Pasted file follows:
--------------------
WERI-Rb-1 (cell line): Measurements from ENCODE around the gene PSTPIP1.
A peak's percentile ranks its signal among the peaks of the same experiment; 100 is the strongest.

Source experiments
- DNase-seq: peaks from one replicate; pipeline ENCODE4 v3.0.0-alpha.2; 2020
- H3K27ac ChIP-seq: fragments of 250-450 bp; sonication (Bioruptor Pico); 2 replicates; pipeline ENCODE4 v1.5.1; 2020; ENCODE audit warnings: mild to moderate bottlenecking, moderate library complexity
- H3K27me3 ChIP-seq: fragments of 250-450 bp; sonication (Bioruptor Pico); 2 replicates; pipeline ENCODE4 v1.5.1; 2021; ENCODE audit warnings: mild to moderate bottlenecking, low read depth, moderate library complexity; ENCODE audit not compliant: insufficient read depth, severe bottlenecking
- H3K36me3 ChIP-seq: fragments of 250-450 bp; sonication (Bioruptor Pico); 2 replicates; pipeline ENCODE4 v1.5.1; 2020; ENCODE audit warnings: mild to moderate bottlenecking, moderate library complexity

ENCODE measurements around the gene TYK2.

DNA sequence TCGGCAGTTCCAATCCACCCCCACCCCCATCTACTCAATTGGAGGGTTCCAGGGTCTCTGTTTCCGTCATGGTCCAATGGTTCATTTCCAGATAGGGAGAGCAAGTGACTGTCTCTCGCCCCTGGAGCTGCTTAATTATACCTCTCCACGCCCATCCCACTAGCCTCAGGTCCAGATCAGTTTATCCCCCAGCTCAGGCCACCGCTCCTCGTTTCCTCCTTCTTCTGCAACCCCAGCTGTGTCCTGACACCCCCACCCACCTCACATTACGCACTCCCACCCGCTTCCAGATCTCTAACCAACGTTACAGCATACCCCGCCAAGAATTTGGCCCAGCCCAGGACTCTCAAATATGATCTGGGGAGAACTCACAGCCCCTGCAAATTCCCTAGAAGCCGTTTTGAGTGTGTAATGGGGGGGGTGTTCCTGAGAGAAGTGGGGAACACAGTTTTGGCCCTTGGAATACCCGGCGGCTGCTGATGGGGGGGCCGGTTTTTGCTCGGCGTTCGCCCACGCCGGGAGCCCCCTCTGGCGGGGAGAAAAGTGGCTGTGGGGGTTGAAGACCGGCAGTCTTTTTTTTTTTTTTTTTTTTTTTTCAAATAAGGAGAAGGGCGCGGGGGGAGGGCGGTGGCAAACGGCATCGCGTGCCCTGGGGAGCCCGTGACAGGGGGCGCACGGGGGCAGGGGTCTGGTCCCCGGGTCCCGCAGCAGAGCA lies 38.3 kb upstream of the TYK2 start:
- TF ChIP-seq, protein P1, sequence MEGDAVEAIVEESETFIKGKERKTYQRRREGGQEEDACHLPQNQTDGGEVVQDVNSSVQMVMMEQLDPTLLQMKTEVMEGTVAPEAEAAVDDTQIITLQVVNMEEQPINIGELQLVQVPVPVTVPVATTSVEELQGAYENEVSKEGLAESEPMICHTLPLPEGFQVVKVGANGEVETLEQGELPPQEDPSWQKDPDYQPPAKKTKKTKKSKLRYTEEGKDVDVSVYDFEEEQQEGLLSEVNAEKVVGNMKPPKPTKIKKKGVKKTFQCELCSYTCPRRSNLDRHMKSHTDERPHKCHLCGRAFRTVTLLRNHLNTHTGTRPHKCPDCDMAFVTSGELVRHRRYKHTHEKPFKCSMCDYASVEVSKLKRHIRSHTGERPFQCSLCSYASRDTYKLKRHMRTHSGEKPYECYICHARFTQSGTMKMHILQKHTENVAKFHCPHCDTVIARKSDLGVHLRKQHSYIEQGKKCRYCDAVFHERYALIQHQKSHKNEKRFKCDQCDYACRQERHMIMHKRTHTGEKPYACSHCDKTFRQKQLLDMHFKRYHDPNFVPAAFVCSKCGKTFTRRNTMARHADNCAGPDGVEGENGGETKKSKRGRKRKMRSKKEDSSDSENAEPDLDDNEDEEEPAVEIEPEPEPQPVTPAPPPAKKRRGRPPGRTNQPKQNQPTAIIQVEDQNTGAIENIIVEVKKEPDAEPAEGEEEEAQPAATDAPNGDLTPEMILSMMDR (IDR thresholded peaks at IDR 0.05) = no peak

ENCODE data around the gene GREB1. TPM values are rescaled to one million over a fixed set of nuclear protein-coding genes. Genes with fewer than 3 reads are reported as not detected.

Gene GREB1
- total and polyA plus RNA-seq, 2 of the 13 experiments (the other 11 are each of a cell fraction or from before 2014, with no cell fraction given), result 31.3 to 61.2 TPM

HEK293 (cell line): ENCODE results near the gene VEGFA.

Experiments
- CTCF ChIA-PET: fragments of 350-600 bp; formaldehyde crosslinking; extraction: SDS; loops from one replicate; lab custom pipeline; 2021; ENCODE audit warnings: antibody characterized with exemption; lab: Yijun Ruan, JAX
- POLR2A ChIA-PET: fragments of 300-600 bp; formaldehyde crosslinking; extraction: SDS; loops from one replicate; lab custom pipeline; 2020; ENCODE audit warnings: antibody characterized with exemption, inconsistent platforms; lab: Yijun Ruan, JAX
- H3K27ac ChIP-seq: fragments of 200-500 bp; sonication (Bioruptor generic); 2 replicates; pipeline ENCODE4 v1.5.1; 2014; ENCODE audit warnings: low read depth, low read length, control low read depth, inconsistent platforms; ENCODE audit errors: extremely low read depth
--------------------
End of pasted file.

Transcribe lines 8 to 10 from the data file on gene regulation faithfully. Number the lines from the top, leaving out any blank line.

ENCODE measurements around the gene TYK2.

DNA sequence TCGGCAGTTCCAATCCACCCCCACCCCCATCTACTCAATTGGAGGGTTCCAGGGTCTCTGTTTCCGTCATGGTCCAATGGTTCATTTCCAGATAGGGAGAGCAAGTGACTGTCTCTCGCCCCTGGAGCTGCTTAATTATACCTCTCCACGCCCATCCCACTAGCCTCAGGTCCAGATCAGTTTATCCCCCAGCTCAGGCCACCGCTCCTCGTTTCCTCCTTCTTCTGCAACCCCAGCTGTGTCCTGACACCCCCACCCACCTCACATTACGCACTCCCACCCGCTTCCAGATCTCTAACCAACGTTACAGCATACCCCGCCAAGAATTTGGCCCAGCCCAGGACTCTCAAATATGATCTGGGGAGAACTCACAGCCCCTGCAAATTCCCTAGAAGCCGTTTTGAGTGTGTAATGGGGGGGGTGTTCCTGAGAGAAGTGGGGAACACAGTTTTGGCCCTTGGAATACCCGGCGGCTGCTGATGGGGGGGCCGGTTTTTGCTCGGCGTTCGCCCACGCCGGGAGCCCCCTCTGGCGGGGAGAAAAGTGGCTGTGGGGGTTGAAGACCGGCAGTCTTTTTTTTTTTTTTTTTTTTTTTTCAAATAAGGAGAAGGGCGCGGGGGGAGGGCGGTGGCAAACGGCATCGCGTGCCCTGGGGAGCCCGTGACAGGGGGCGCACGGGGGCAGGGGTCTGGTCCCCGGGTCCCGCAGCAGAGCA lies 38.3 kb upstream of the TYK2 start:
- TF ChIP-seq, protein P1, sequence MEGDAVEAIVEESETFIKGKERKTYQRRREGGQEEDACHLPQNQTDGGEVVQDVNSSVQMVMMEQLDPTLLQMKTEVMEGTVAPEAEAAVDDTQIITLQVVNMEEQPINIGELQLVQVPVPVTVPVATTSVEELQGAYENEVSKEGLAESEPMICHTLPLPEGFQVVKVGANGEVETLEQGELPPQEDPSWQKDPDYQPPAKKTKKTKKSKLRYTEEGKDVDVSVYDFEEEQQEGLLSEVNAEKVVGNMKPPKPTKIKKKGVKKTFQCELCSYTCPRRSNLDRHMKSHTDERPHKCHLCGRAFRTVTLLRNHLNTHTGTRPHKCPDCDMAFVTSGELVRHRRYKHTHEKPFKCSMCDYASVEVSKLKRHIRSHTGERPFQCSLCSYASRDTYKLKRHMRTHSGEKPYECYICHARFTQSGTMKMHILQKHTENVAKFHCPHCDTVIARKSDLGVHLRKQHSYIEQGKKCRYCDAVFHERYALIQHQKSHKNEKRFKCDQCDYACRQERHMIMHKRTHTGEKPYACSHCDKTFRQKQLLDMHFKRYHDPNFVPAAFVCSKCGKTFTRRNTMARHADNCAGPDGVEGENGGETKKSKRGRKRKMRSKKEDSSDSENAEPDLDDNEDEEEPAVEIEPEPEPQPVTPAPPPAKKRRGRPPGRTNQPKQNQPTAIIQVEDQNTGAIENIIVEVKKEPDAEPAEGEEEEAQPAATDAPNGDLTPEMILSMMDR (IDR thresholded peaks at IDR 0.05) = no peak